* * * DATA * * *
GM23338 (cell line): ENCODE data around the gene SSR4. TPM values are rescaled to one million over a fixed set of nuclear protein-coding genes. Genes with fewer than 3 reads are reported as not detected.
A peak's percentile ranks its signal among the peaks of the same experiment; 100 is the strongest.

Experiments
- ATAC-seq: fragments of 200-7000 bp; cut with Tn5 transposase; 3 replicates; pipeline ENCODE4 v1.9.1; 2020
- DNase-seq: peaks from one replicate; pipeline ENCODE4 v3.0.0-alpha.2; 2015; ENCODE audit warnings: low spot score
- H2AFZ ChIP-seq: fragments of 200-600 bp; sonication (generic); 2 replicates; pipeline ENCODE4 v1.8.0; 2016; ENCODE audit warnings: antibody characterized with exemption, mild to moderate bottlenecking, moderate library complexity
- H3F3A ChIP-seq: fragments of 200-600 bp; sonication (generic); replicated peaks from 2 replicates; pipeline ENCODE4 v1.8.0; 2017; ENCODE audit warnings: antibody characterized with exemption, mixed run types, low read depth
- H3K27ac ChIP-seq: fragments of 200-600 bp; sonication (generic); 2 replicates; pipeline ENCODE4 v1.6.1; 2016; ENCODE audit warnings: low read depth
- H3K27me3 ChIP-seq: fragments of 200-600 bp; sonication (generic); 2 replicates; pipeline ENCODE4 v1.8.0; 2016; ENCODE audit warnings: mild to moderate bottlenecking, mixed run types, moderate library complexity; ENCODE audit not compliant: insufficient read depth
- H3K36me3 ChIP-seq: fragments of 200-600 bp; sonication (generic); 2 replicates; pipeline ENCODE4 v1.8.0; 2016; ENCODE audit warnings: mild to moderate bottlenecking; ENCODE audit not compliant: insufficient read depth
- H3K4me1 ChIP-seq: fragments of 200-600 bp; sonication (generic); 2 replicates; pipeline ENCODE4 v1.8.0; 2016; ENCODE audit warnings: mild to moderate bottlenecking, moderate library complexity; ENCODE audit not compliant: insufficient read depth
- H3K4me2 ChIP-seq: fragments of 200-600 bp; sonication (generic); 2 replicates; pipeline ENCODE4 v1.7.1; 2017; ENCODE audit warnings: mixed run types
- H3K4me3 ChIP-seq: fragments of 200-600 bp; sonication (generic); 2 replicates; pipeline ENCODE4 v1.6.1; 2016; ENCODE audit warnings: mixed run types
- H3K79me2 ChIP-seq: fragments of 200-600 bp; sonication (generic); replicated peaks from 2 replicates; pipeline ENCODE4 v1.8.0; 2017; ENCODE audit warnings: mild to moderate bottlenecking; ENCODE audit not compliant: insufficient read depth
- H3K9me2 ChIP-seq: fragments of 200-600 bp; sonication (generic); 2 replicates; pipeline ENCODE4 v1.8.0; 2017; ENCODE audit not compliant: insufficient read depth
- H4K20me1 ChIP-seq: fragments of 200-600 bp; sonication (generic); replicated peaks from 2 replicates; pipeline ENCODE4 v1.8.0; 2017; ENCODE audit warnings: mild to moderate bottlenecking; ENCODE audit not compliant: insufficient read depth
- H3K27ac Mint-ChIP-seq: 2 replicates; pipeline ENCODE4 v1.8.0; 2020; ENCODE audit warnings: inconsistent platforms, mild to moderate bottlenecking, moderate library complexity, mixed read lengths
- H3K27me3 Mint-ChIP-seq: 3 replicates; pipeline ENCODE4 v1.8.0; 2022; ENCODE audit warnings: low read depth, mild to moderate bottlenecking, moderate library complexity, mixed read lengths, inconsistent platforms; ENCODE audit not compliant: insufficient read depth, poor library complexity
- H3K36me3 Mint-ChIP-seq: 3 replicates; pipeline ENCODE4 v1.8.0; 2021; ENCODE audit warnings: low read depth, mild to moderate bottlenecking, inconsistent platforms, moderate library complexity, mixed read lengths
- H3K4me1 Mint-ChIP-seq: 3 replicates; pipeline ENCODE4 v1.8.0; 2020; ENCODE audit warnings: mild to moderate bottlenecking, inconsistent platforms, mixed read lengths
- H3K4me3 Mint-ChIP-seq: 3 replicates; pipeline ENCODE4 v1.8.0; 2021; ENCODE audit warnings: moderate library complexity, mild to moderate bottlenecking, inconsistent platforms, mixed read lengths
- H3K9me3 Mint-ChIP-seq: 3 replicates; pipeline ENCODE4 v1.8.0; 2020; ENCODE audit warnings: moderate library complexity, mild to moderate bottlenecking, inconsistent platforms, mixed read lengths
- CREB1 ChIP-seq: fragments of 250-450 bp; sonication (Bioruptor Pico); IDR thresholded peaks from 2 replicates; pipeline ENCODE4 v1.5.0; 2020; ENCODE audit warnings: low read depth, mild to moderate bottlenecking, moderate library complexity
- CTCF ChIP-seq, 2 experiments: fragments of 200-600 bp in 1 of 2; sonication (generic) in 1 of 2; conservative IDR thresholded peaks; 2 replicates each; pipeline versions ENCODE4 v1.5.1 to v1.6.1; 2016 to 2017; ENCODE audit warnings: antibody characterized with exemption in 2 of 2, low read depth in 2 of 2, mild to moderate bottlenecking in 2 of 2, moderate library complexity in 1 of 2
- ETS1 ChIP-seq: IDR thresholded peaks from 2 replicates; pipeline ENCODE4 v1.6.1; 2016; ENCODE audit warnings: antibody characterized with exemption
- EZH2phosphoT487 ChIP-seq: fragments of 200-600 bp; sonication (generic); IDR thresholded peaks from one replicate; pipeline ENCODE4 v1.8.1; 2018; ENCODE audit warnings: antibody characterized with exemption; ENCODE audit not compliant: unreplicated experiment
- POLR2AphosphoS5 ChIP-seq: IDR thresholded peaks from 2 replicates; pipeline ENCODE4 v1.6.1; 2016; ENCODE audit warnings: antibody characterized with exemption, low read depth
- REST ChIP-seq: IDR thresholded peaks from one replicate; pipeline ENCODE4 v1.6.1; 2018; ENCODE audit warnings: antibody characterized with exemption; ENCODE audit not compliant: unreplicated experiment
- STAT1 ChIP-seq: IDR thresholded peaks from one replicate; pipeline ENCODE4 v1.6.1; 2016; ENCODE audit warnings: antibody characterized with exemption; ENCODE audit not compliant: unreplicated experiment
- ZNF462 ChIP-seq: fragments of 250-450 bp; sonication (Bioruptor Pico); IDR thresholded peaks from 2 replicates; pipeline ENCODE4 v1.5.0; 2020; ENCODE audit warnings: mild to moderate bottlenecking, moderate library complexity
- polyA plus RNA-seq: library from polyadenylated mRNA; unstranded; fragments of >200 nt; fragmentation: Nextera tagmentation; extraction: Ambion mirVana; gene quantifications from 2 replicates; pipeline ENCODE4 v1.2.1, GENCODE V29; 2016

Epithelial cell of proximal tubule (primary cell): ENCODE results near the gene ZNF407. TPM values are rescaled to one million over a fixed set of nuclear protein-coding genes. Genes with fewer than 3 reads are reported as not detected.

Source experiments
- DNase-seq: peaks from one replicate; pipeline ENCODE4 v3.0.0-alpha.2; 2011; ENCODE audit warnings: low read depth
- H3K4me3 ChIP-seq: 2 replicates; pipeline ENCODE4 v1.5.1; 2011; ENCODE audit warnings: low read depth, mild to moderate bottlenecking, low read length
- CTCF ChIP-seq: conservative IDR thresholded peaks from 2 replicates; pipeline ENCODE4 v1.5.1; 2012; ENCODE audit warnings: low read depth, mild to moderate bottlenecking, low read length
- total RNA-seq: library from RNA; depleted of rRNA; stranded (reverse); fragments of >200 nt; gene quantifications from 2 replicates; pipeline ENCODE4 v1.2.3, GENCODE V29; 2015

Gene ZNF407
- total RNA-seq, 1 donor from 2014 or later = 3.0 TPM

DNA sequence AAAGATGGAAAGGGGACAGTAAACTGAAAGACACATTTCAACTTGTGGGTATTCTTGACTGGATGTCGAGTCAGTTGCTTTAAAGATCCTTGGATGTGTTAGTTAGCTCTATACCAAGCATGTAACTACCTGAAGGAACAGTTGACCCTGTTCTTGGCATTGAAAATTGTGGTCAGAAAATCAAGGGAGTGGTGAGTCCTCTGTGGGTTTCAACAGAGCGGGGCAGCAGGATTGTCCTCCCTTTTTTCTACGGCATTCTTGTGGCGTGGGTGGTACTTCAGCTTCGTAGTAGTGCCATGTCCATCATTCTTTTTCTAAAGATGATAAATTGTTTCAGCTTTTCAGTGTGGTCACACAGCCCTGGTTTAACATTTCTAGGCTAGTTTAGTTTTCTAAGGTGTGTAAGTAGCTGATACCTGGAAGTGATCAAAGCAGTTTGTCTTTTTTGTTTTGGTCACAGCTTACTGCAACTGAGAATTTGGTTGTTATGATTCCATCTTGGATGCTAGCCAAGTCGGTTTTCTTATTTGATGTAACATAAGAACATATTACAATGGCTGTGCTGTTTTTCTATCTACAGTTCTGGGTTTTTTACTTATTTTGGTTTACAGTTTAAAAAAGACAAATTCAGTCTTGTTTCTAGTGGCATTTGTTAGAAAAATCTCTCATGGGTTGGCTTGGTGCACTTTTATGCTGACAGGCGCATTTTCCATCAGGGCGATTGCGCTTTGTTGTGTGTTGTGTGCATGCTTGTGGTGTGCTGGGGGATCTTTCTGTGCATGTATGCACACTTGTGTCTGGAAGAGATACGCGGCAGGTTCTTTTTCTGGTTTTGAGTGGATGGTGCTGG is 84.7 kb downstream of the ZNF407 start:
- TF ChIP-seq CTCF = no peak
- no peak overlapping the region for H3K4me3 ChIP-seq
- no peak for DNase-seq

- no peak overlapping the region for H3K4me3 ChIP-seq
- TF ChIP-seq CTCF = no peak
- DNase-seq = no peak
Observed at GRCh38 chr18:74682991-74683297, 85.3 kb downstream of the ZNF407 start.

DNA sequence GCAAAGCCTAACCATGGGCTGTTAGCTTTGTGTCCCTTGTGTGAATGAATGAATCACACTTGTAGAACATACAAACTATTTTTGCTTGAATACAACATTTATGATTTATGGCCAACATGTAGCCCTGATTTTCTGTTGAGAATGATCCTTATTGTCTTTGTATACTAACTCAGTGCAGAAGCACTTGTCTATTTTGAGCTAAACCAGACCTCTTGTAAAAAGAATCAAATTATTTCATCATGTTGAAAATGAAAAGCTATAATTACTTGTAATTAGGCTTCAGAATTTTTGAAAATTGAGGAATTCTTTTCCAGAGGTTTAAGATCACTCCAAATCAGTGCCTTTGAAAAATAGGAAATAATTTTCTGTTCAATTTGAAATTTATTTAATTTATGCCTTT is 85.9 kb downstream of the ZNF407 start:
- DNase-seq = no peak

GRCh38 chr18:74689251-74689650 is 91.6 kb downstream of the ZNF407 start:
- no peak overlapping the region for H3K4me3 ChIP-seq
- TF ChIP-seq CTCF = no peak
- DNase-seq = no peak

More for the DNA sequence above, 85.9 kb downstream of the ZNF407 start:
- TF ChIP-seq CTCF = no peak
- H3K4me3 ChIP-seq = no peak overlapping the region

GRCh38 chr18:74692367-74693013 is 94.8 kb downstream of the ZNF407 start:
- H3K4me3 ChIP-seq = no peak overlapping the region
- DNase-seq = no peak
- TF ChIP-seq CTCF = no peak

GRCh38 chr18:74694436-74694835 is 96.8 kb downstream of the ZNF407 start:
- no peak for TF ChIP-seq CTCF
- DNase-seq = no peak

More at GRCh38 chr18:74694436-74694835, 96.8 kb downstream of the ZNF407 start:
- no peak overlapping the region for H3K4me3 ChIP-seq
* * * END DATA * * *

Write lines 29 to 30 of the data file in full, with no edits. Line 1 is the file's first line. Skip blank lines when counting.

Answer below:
- STAT1 ChIP-seq: IDR thresholded peaks from one replicate; pipeline ENCODE4 v1.6.1; 2016; ENCODE audit warnings: antibody characterized with exemption; ENCODE audit not compliant: unreplicated experiment
- ZNF462 ChIP-seq: fragments of 250-450 bp; sonication (Bioruptor Pico); IDR thresholded peaks from 2 replicates; pipeline ENCODE4 v1.5.0; 2020; ENCODE audit warnings: mild to moderate bottlenecking, moderate library complexity